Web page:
All ECG 66
- Atrial fibrillation with an uncontrolled ventricular response
- Low voltage
- Electrical alternans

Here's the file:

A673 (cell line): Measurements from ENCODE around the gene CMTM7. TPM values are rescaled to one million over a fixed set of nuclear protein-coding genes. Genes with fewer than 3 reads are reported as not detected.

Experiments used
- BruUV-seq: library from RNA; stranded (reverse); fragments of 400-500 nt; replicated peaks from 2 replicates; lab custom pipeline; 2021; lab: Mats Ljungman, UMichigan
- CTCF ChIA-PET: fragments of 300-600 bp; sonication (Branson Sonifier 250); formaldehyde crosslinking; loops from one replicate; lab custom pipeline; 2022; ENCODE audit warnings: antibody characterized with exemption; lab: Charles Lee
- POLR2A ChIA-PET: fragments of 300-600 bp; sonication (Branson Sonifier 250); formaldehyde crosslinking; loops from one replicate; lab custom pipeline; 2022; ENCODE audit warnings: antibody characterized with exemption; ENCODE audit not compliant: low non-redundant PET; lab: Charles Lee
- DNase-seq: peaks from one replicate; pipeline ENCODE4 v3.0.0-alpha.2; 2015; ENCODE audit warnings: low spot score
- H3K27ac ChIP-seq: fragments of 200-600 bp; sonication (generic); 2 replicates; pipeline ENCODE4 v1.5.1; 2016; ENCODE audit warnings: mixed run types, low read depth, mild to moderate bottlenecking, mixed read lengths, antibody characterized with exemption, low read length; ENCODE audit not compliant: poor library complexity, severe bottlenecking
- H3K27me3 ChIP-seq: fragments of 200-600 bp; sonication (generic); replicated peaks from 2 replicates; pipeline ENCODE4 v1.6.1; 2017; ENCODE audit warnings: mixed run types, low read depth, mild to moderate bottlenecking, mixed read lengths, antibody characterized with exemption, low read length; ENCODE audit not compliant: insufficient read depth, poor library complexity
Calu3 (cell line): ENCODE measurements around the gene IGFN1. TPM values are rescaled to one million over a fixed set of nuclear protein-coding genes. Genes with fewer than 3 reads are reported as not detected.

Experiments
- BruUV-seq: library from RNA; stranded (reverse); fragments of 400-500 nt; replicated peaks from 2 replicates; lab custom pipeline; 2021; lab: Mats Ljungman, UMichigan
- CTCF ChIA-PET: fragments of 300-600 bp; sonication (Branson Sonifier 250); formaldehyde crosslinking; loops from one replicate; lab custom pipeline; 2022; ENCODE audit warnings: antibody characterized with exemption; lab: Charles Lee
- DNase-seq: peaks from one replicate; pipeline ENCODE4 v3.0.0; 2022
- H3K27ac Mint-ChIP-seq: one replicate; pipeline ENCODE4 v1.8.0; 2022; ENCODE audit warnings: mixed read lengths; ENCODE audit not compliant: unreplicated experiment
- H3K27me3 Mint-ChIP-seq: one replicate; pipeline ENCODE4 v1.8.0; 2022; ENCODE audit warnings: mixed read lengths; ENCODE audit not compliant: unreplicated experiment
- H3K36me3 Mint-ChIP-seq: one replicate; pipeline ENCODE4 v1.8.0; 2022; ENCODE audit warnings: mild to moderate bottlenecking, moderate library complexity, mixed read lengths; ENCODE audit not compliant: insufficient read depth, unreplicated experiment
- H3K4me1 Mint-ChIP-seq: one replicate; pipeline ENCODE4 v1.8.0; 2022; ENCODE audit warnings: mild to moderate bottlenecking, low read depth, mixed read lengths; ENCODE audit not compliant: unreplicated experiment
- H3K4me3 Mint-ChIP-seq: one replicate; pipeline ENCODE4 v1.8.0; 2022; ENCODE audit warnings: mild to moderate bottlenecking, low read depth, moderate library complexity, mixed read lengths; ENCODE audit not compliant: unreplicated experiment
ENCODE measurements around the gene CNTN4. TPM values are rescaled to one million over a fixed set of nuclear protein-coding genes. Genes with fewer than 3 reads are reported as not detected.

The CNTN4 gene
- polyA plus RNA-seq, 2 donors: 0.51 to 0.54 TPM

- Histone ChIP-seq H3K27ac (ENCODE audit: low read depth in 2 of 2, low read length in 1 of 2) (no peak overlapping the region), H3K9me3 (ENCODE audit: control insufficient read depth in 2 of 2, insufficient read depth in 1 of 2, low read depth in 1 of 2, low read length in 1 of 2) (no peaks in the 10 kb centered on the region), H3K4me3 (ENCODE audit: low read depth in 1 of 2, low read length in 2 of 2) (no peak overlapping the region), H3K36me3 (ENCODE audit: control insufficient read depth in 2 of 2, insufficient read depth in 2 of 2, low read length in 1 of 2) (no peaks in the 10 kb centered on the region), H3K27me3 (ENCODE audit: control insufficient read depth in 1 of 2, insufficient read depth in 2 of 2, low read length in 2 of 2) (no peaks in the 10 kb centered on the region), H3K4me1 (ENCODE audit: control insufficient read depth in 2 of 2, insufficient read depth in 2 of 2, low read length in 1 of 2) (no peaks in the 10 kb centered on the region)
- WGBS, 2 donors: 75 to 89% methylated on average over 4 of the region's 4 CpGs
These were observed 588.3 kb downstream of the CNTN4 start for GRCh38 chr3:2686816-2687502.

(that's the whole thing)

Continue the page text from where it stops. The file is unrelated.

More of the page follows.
This ECG occurred in the setting of a large pericardial effusion causing cardiac tamponade. The pericardial effusion dampens the electrical signal on the ECG causing low voltage to be present (see Low Voltage Review for details). The amplitude of the QRS complex varies at times from beat to beat which is a phenomenon called "electrical alternans" and is due to swaying of the heart back and forth within the large pericardial effusion. During some heart beats the heart is closer to the anterior chest wall and at times it is farther, resulting in a beat-to-beat variation in the QRS amplitude. This should not be mistaken with normal QRS amplitude changes that can occur at times with normal respiration. This is termed "respirophasic variation" in the QRS complex and occurs more slowly over many beats, not on a beat-to-beat basis like in the setting of a large pericardial effusion.